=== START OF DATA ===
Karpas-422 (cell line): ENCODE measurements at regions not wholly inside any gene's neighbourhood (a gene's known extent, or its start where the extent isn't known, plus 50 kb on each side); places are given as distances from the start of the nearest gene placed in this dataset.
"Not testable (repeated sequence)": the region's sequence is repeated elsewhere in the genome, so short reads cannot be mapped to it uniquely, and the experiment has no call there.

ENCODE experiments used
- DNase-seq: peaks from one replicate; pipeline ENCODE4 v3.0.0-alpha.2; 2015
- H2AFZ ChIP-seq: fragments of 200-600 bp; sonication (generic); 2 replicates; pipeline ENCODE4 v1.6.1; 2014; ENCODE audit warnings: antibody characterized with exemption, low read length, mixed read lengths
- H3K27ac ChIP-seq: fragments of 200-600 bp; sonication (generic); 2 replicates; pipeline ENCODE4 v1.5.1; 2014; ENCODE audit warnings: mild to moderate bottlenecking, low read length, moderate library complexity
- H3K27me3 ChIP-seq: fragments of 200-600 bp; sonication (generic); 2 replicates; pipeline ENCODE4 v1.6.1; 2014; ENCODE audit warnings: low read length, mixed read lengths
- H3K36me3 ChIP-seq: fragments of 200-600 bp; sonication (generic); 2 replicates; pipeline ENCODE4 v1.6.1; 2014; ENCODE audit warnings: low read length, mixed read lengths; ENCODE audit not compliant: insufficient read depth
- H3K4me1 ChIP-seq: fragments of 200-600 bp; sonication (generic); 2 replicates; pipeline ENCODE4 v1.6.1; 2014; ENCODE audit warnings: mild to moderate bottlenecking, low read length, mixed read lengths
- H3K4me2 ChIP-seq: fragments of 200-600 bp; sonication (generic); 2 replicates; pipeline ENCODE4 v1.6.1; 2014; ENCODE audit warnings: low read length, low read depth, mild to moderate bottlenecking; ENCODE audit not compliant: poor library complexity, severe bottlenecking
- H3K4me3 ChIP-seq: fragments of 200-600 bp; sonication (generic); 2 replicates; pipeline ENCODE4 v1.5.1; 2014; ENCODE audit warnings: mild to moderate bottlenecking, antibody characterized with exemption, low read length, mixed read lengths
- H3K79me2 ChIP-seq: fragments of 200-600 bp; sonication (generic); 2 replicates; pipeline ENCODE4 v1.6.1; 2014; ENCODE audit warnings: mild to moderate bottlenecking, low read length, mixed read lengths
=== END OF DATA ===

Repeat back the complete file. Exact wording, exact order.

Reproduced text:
Karpas-422 (cell line): ENCODE measurements at regions not wholly inside any gene's neighbourhood (a gene's known extent, or its start where the extent isn't known, plus 50 kb on each side); places are given as distances from the start of the nearest gene placed in this dataset.
"Not testable (repeated sequence)": the region's sequence is repeated elsewhere in the genome, so short reads cannot be mapped to it uniquely, and the experiment has no call there.

ENCODE experiments used
- DNase-seq: peaks from one replicate; pipeline ENCODE4 v3.0.0-alpha.2; 2015
- H2AFZ ChIP-seq: fragments of 200-600 bp; sonication (generic); 2 replicates; pipeline ENCODE4 v1.6.1; 2014; ENCODE audit warnings: antibody characterized with exemption, low read length, mixed read lengths
- H3K27ac ChIP-seq: fragments of 200-600 bp; sonication (generic); 2 replicates; pipeline ENCODE4 v1.5.1; 2014; ENCODE audit warnings: mild to moderate bottlenecking, low read length, moderate library complexity
- H3K27me3 ChIP-seq: fragments of 200-600 bp; sonication (generic); 2 replicates; pipeline ENCODE4 v1.6.1; 2014; ENCODE audit warnings: low read length, mixed read lengths
- H3K36me3 ChIP-seq: fragments of 200-600 bp; sonication (generic); 2 replicates; pipeline ENCODE4 v1.6.1; 2014; ENCODE audit warnings: low read length, mixed read lengths; ENCODE audit not compliant: insufficient read depth
- H3K4me1 ChIP-seq: fragments of 200-600 bp; sonication (generic); 2 replicates; pipeline ENCODE4 v1.6.1; 2014; ENCODE audit warnings: mild to moderate bottlenecking, low read length, mixed read lengths
- H3K4me2 ChIP-seq: fragments of 200-600 bp; sonication (generic); 2 replicates; pipeline ENCODE4 v1.6.1; 2014; ENCODE audit warnings: low read length, low read depth, mild to moderate bottlenecking; ENCODE audit not compliant: poor library complexity, severe bottlenecking
- H3K4me3 ChIP-seq: fragments of 200-600 bp; sonication (generic); 2 replicates; pipeline ENCODE4 v1.5.1; 2014; ENCODE audit warnings: mild to moderate bottlenecking, antibody characterized with exemption, low read length, mixed read lengths
- H3K79me2 ChIP-seq: fragments of 200-600 bp; sonication (generic); 2 replicates; pipeline ENCODE4 v1.6.1; 2014; ENCODE audit warnings: mild to moderate bottlenecking, low read length, mixed read lengths